Dreaming in the Mountains

My New Hampshire house faces the Ossipee Mountains and I find that my dreams are more intense when I am here. Lately I’ve found myself having those rare dreams in which one finds oneself among total strangers all of whom seem to be acquainted with the dreamer. People come and go in a casual manner like relatives in old home movies.

I take comfort from these dreams. "My father’s house has many mansions." Here in New Hampshire, sleeping on the island, I sense my kinship with other dreamers.

Carl Jung believed that it’s possible for all sleeping people to share the same dream. His vision of a "universal unconscious" also worked across time: Jung thought it was possible for people to dream of the past and future. He surmised that all cultures throughout history are connected by means of the universal unconscious.

Jung got some of the impetus for this idea from Jacob Boehme, the 16th century German mystic who wrote a treatise on the invisible but present energies of God entitled "The Signature of All Things". A "signature" is, among other things, the stitching that holds the binding of a book together. Boehme saw that God holds everything together, both visibly and invisibly.

The American poet Kenneth Rexroth wrote a remarkable three part poem called "The Signature of All Things" which you can find in the Collected Poems of Kenneth Rexroth, edited by Sam Hamill and Brad Morrow, and published by Copper Canyon Press.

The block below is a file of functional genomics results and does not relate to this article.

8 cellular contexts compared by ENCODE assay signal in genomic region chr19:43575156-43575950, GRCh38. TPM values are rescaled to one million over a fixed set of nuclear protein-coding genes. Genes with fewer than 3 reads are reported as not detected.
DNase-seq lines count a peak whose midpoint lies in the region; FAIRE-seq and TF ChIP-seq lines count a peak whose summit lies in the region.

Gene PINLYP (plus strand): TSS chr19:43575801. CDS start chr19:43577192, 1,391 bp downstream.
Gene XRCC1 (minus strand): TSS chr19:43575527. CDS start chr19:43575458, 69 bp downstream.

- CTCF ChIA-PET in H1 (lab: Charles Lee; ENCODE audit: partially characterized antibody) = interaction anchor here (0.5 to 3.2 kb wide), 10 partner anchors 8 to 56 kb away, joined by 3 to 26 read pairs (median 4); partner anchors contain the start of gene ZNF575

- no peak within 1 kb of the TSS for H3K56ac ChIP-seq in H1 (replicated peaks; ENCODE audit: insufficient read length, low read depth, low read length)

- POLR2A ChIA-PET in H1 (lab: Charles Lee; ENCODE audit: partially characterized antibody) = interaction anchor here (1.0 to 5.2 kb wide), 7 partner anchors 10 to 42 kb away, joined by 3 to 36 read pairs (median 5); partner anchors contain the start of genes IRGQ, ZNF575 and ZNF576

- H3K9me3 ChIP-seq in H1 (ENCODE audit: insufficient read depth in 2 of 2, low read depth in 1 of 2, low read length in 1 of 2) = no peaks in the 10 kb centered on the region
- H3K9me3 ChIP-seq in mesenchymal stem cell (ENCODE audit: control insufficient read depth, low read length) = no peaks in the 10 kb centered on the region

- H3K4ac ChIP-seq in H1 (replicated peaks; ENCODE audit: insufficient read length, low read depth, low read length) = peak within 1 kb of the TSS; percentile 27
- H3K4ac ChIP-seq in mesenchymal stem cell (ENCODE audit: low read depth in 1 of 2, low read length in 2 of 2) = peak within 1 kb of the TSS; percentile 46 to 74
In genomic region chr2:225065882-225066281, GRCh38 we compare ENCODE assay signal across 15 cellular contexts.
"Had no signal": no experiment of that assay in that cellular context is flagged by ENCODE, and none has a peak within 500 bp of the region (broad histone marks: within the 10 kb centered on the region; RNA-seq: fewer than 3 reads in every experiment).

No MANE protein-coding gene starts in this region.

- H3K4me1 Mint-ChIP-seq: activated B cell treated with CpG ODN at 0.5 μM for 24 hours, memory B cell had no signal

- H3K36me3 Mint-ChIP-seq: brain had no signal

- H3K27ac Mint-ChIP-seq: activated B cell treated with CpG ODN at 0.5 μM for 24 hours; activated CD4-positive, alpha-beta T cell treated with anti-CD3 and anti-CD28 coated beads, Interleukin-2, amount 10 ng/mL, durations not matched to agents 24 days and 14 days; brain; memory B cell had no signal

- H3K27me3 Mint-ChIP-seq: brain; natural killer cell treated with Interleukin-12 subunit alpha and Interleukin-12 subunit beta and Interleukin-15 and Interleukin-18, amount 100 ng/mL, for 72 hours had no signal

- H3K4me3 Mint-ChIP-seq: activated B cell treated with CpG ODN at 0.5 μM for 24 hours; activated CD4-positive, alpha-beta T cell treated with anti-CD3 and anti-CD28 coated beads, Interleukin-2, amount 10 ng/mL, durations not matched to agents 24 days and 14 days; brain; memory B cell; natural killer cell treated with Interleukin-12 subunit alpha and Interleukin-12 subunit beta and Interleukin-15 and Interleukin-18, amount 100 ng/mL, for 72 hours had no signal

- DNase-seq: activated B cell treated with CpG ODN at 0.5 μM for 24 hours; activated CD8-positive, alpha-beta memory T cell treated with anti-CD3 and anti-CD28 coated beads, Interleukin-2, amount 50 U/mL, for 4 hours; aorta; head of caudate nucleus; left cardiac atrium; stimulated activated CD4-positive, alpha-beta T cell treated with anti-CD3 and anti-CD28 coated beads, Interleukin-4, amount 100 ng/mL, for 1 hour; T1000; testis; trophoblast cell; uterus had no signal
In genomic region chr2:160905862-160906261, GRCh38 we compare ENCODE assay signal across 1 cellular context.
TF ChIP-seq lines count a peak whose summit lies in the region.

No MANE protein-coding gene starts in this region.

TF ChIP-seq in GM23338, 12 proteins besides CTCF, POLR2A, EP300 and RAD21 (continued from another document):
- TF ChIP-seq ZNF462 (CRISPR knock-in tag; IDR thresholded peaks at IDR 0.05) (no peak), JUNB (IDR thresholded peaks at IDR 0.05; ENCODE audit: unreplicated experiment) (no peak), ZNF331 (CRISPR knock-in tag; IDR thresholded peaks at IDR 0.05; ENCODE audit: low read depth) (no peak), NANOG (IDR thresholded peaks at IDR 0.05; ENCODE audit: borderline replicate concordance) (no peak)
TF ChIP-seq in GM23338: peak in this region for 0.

My dreams by the lake are influenced by the forest and perhaps by my nightly swims. Perhaps the feeling I want to share is best conveyed by these opening lines from Kenneth Rexroth’s poem.

I will go now for my nightly swim.



My head and shoulders, and my book

In the cool shade, and my body

Stretched bathing in the sun, I lie

Reading beside the waterfall–

Boehme’s "Signature of all Things."

Through the deep July day the leaves

Of the laurel, all the colors

Of gold, spin down through the moving

Deep laurel shade all day. They float

On the mirrored sky and forest

For a while, and then, still slowly

Spinning, sink through the crystal deep

Of the pool to its leaf gold floor.

The saint saw the world as streaming

In the electrolysis of love.

I put him by and gaze through shade

Folded into shade of slender

Laurel trunks and leaves filled with sun.

The wren broods in her moss domed nest.

A newt struggles with a white moth

Drowning in the pool.

The hawks scream,

Playing together on the ceiling

Of heaven. The long hours go by.

I think of those who I have loved,

Of all the mountains I have climbed,

Of all the seas I have swum in.

The evil of the world sinks.

My own sin and trouble fall away

Like Christian’s bundle, and I watch

My forty summers fall like falling

Leaves and falling water held

Eternally in summer air.

Author: skuusisto

Poet, Essayist, Blogger, Journalist, Memoirist, Disability Rights Advocate, Public Speaker, Professor, Syracuse University

0 thoughts on “Dreaming in the Mountains”

  1. Hi, Steve. I’ve been reading your blog via RSS since returning to Ohio at the beginning of July. I felt Jakob Boehme’s “flame of recognition” in what you wrote about meeting oddly familiar strangers in dreams. While sleeping in my apartment in Paris last month, I dreamed about John Calvin fleeing across the rooftops beyond my balcony. The next day I discovered one of those obscure Latin Quarter streets that I’d missed before: Rue Jean Calvin. I won’t make it to my island and lake (Isle Royale, Lake Superior) this summer, but I’ll sample the woods vicariously in your writing. Bring it on!


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